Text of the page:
At JUG, Anish Mathew of Cadence's IP group (and so presenting at JUG from a customer point of view, despite his Cadence badge) presented Coverage-Driven Formal Verification Signoff on a CCIX Design. He admitted that IPG hadn't drunk the formal Kool Aid and considered it just a complement to simulation, good for small control blocks but not for signoff or bug-hunting. They wanted to use formal to validate a real project and picked CCIX since it was starting around the same time and cache-coherent protocols are known to be very tricky to verify. Indeed, Vigyan Singhal said, the day after Anish presented, that "nobody is getting cache-coherent interconnect out without formal." Simulation is just not enough.
The goal of the project was to achieve the same vPlan verification plan, with 100% coverage, as simulation.
They knew one big challenge would be deep cover items. For this they would require what has become known as semi-formal coverage (sounds like wearing a tuxedo jacket with jeans). Formal can go a certain depth into a design under autopilot. But two other approaches are important in many designs: state-swarm and guidepointing. State-swarm is somewhat akin to constrained random in simulation, and guidepointing is more manual, but both approaches use multiple short/narrow formal searches to build a long path. State-swarm contributes to coverage but there is not much control. Guidepointing is creating a specific sequence of covers to hit a specific coverage target with full control (so more like directed test in simulation).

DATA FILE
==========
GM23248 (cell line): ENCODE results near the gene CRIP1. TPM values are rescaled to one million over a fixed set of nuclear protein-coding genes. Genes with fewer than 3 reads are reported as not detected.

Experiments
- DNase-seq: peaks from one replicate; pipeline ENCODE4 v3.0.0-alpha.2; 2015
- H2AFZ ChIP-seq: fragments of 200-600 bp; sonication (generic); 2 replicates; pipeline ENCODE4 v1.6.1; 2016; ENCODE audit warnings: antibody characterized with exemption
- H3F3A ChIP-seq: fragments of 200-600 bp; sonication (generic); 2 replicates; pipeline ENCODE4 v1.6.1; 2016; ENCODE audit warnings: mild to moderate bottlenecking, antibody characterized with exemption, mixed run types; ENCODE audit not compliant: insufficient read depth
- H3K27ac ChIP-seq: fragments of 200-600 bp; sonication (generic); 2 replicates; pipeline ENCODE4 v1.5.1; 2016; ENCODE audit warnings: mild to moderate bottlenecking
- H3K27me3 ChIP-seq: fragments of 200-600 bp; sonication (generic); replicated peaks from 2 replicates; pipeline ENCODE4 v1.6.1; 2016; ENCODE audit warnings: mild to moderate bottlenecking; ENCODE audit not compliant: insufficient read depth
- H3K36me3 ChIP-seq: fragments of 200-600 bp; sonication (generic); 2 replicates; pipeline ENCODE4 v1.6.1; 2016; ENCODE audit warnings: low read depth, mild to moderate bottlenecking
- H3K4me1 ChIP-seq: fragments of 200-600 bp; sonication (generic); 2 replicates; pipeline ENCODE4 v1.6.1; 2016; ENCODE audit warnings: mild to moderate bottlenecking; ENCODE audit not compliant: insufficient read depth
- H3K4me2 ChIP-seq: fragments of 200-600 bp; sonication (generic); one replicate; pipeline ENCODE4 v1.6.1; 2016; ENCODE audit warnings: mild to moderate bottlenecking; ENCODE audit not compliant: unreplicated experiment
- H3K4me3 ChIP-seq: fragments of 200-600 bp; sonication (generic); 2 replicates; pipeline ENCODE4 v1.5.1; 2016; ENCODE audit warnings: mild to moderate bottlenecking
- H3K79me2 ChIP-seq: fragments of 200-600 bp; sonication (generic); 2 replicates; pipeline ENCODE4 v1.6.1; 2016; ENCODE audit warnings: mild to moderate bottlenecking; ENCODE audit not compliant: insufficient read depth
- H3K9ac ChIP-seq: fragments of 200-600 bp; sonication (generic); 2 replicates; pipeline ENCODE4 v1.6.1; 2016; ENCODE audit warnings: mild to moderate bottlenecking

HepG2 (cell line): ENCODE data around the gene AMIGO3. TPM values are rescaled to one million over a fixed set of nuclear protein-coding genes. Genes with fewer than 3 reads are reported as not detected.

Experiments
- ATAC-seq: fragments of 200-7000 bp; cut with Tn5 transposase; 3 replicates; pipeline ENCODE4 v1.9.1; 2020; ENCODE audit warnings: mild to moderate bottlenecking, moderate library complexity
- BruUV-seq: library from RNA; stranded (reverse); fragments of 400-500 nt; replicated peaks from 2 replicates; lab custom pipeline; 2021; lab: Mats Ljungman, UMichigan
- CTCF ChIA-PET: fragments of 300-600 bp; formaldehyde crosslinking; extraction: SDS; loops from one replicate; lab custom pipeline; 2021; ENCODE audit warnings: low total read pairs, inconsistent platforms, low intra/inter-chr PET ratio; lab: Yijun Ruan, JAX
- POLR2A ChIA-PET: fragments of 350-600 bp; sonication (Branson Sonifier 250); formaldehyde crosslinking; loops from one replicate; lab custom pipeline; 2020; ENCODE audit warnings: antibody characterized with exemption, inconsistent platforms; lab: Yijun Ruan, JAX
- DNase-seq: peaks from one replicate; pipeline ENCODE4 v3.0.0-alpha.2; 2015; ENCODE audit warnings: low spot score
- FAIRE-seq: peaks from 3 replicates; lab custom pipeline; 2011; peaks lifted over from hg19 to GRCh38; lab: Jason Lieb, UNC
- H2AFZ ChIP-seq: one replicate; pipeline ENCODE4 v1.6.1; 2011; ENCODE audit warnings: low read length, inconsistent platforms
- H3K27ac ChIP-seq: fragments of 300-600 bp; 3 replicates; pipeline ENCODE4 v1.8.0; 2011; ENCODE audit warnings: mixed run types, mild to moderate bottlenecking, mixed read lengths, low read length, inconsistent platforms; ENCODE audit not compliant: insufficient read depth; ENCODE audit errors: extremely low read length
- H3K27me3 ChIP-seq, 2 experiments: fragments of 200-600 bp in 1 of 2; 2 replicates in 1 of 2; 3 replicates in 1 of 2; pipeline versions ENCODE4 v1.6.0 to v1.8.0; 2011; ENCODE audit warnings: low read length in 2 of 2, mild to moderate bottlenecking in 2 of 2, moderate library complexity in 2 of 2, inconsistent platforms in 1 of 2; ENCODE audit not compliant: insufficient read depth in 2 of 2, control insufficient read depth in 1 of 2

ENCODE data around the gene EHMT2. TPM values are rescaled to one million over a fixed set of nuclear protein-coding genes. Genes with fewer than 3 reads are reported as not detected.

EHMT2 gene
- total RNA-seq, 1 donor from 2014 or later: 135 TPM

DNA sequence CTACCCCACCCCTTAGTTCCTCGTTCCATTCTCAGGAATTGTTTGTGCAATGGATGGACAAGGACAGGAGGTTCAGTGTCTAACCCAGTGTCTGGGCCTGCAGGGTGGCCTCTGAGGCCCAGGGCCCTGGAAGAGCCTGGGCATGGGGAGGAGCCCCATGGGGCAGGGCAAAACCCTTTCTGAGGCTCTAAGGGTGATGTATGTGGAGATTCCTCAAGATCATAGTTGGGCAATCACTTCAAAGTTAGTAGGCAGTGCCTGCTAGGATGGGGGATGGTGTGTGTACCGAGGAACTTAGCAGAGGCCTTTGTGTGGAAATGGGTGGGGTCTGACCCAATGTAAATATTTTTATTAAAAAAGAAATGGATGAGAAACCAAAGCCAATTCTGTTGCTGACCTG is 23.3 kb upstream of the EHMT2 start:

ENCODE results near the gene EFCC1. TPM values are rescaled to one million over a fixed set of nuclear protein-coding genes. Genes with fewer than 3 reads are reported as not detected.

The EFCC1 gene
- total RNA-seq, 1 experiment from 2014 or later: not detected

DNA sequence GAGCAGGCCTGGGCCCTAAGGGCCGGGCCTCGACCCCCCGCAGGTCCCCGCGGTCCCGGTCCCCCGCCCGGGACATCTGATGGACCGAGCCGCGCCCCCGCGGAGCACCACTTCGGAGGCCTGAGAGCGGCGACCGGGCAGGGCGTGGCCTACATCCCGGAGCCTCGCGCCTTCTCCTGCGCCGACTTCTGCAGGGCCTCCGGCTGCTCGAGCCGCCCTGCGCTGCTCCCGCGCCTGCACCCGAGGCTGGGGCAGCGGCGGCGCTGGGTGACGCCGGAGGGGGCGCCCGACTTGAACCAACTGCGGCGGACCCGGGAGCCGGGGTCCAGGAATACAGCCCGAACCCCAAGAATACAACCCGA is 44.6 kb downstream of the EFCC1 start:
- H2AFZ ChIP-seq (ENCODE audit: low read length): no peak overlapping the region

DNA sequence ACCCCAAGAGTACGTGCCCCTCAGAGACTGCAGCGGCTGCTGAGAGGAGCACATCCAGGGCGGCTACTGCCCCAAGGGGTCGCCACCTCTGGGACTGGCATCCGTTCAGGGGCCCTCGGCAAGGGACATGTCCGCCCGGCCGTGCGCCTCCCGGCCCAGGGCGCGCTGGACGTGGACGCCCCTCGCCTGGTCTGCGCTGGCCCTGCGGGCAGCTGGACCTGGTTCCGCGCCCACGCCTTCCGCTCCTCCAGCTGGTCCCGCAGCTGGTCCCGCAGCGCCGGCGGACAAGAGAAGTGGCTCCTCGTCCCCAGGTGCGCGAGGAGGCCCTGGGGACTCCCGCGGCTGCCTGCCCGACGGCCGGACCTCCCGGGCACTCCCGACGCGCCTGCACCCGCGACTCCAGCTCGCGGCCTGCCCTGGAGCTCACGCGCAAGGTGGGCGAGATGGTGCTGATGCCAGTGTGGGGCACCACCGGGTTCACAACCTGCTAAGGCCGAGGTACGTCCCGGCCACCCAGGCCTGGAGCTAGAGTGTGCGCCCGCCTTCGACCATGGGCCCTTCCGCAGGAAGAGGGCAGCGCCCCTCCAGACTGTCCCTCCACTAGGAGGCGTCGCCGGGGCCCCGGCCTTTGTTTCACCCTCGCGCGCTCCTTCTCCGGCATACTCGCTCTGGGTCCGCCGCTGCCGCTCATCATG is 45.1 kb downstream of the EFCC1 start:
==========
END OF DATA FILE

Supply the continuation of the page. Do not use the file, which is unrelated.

They used formal in three different ways. Classic formal was the most efficient for finding bugs. Coverage was used to get to planned scenarios that were required for signoff, and made extensive use of state-swarm to improve coverage, and guidepointing to get to 100%. Third, soak was used to search for deep, unplanned scenarios, running formal with no time limit (run until manually stopped) but with coverconstraints to avoid unproductive search paths.
You can see from the above graph how they got coverage up. On the left, classic formal did all the easy stuff, getting coverage up to the mid 90%. Then, the state swarm phase was used to get it up to something around 99%, and finally guidepointing was used to get the remaining items and get coverage up to 100%.
The results can be summarized in two numbers: there were 21 exclusive bugs that only one of formal or simulation found. On the one hand, there were 15 bugs that formal found that simulation missed. But there were 6 bugs that simulation found that formal could not (mostly due to better testing of very long scenarios such as long packets or multiple link up/down sequences, 1000+ cycle timeouts). Some of the bugs that formal missed it now finds with better assertions.
In a bit more detail:
More information about the CCIX controller IP. More information about JasperGold. I'm sure you can find Xilinx, TSMC, and Arm's websites without me, although you won't find much about CCIX there yet.